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Dear fellow journalists, please stop sharing that ‘scientific study’ about us having low-functioning brains and drinking too much

Posted on 22 May 2017

Over the last few days, I have seen a lot of journalists sharing stories reporting on a study purporting to have found that journalist’s drink too much, are bad at managing emotions, and have lower-than-average brain function:

Mostly it’s self-deprecating, with people adding little comments like “explains a lot” or “I didn’t know they were studying me!” But just because it rings true and makes you laugh, doesn’t mean it should be reported on as science. And that’s exactly what’s happening when a bunch of journalists with blue checkmarks start sharing the study uncritically and adding words like “science” and “can’t argue with facts!”

The study is published on a personal website

So let’s take a look at where this study came from. Is it a peer-reviewed journal? A well-respected academic institution?

No, it’s a joint release from the London Press Club and “Tara Stewart: Neuroscience. Leadership.” The actual study is in on her personal website.

It is based on a tiny sample size, virtually no control group and old wive’s tales

When you get into the study, you find it was originally going to be on 90 members of the press club. But:

“Ultimately, failure to complete all the elements in the required time limit meant that a total of 21 participants completed every element, and a further 10 completed some elements of the study.”

I’m no neuroscientist, but 21 self-selected individuals does not seem like a great sample size to be drawing wide-ranging conclusion on journalists around the world who have different work environments, cultural norms and backgrounds that can also affect your resiliency, sleeping patterns and “CEO part of the brain” (a phrase that comes up in this study a few times).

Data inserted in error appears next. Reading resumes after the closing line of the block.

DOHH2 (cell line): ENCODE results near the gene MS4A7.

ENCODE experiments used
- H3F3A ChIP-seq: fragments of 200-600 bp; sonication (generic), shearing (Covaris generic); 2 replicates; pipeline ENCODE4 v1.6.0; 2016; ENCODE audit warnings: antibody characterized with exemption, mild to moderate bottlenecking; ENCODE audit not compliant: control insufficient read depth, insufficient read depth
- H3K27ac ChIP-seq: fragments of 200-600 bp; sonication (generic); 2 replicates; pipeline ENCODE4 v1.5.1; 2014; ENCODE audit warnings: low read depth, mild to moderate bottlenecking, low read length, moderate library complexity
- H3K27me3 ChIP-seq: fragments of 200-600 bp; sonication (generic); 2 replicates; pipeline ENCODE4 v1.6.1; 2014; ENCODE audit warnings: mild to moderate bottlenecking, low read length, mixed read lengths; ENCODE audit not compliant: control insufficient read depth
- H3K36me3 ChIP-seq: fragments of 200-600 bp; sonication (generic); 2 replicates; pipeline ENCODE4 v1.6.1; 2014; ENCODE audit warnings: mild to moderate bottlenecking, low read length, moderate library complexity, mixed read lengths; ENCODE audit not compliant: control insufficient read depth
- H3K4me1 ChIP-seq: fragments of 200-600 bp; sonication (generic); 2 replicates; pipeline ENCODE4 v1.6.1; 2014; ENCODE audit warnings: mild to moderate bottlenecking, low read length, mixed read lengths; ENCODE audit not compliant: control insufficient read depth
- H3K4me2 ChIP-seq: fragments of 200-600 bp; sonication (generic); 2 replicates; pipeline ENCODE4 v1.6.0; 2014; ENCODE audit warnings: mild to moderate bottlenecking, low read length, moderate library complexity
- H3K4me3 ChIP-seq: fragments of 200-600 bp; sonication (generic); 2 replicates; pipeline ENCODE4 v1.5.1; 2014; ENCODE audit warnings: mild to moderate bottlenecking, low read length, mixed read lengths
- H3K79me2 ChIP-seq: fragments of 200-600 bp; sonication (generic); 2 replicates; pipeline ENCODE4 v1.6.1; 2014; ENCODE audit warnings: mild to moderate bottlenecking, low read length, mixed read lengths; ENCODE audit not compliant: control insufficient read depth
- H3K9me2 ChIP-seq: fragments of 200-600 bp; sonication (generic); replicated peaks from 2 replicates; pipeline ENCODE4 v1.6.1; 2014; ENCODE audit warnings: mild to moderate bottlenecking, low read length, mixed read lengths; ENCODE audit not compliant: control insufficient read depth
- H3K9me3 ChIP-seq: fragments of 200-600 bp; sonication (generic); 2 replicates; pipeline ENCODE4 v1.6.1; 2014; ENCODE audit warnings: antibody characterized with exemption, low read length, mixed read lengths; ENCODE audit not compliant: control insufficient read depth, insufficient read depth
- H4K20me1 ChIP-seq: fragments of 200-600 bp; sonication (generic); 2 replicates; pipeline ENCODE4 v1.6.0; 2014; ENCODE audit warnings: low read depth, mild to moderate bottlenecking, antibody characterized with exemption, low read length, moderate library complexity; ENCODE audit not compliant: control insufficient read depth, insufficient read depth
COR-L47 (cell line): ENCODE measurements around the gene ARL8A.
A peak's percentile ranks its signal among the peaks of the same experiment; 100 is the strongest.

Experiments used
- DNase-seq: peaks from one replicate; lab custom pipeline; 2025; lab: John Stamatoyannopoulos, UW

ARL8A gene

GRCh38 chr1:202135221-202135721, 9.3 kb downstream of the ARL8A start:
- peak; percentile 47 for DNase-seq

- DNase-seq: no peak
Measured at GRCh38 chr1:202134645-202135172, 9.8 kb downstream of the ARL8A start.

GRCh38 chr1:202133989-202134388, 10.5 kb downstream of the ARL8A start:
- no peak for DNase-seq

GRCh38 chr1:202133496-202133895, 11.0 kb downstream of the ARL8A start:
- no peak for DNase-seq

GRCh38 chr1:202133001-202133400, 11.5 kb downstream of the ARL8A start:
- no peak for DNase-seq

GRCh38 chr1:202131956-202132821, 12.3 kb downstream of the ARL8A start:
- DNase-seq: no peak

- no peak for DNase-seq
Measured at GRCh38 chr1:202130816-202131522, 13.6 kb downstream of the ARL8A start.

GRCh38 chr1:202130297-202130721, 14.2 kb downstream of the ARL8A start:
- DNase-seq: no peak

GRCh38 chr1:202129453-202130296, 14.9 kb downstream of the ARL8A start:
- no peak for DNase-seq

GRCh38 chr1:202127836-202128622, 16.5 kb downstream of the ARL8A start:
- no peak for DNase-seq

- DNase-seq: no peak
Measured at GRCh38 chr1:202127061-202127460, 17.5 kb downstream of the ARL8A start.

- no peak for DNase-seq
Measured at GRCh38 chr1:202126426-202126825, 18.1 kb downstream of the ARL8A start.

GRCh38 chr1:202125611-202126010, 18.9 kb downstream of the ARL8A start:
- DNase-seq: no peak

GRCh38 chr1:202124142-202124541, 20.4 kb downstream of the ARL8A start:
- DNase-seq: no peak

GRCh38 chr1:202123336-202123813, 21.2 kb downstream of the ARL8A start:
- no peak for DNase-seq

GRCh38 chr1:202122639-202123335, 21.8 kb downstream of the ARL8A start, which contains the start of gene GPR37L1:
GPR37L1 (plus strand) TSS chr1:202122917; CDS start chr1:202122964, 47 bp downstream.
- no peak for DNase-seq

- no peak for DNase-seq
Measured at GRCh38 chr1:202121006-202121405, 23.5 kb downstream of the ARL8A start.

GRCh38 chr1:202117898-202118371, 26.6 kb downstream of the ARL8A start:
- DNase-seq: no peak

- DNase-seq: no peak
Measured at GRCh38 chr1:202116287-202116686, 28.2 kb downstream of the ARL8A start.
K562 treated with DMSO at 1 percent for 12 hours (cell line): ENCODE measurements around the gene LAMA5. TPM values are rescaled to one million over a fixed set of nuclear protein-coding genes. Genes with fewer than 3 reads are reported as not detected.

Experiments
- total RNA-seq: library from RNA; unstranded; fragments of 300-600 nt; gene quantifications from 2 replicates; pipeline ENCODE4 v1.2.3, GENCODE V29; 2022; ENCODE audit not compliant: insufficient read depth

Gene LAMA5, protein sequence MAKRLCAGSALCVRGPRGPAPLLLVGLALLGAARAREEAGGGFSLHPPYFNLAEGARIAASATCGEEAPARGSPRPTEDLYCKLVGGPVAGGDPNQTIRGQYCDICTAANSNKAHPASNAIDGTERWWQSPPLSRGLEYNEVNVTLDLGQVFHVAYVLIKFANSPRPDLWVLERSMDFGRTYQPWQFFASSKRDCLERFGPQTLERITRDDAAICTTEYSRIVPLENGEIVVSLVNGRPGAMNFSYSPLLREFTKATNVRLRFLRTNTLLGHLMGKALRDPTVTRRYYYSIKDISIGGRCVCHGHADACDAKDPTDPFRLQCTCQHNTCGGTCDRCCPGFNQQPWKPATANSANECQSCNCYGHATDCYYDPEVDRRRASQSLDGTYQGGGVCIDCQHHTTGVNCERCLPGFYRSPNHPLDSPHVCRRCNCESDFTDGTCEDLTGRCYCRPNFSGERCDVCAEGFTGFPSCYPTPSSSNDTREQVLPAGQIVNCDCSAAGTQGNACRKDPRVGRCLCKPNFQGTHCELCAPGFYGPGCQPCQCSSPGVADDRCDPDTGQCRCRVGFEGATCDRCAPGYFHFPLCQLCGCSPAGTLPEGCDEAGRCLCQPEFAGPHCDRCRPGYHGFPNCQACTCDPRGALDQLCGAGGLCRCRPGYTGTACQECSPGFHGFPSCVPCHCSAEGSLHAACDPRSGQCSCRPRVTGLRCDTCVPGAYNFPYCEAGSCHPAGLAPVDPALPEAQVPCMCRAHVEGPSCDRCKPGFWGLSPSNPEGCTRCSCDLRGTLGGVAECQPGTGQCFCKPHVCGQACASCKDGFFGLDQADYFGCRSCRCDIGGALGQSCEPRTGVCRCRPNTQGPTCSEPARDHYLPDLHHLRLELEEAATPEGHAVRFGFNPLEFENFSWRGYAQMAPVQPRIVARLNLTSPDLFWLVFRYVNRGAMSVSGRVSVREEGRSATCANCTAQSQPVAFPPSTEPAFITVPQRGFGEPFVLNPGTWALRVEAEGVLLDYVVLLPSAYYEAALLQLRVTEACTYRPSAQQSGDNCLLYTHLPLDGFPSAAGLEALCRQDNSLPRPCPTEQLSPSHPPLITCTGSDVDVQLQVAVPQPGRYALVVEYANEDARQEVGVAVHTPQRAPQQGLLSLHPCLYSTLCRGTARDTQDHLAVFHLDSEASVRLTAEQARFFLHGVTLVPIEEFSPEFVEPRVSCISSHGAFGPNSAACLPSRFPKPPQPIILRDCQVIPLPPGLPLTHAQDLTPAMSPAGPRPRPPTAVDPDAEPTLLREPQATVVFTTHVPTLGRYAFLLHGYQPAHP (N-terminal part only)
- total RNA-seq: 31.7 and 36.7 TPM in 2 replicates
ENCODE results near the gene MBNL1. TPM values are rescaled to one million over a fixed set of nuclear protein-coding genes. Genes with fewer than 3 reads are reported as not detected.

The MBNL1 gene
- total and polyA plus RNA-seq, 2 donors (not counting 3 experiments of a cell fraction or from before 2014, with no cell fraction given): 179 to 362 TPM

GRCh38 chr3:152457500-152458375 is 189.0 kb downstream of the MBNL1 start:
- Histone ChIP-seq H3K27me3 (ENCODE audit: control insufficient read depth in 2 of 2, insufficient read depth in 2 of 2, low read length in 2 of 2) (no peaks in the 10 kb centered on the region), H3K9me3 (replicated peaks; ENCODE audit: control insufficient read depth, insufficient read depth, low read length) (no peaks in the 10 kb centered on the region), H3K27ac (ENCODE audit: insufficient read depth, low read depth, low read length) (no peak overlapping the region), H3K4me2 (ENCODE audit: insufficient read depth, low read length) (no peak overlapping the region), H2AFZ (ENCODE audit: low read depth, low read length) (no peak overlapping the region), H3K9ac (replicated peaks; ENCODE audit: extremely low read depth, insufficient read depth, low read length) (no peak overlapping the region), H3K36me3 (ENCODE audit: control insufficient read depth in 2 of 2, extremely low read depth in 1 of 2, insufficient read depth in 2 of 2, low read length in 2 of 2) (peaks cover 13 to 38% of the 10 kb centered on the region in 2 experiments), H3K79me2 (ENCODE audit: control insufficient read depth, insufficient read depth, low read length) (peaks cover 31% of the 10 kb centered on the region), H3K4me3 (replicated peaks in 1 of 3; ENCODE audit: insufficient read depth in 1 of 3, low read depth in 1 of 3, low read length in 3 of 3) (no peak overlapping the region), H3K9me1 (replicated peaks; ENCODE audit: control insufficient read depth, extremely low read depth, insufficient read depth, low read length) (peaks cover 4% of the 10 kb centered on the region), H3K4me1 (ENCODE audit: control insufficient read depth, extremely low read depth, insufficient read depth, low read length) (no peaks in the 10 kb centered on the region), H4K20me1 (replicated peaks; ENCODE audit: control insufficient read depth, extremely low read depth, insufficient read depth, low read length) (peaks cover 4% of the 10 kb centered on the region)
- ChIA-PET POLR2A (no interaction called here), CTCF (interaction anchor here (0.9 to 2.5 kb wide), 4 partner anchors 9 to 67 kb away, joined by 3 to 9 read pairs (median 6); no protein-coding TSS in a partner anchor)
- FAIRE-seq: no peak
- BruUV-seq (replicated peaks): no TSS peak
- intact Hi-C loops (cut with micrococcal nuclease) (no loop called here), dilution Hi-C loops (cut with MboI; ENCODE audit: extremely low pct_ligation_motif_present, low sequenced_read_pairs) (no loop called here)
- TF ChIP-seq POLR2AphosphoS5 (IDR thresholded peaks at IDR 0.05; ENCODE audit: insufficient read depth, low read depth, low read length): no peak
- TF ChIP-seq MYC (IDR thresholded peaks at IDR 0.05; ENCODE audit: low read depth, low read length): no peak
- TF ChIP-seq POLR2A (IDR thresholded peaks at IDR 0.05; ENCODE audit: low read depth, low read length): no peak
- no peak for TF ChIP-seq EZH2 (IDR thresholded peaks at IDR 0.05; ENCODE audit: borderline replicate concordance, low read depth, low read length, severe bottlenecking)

A little further on, we learn journalists are dehydrated because in this self-reporting study, most didn’t drink at least 8 glasses of water a day. Never mind that there have been numerous scientific studies indicating that benchmark is an old wive’s tale.

As for the control group placing journalists “below average”? Turns out it’s bankers, telecom groups and sales teams that the author has run as part of the paid services she offers to corporate groups hoping to “to achieve a competitive edge by understanding and improving the physical condition of their brains.”.

There is no indication of the study’s weaknesses- standard for actual science publications

I looked for the section indicating the weaknesses in the methodology, areas for further review and comments about how we shouldn’t take this as gospel– standard fare for any actual scientific piece. There was none. No warnings, no cautions, just a nicely packaged piece ready for distribution to media.

What’s being sold?

A standard question I’ve been taught to ask whenever presented with a study, survey or research is who stands to gain from this? So let’s ask a few questions about this one.

The study came from the personal website of it’s author. What’s on offer there?

And what does the press release about the study say about her?

If I were to be cynical, I’d point out that by putting out a study on the minds of journalists, Swart has managed to get her name in numerous media organizations with a story that is being shared onto the personal Facebook and Twitter pages of countless journalists around the world.

Why does this matter?

Again, haha, I get it, we drink too much coffee and alcohol and are stressed out! And now science proves it!

Except it doesn’t.

Journalism is the primary way most scientific information gets disseminated to the general population, be it through quick news articles recounting study highlights or more in-depth areas like Popular Science or Quirks and Quarks.

Even when it’s for something ~fun~ and ~silly~ we should turn on our skeptical minds and try to educate both ourselves and the general public about how to tell the difference between good and bad science and studies, their shortcomings, and ways to properly evaluate information. That includes asking questions about where information is coming from, whether it was peer-reviewed, sample size and whether something is being sold.

As journalists, we need to avoid confirmation bias- even if it’s about ourselves.

 

Filed under: journalism

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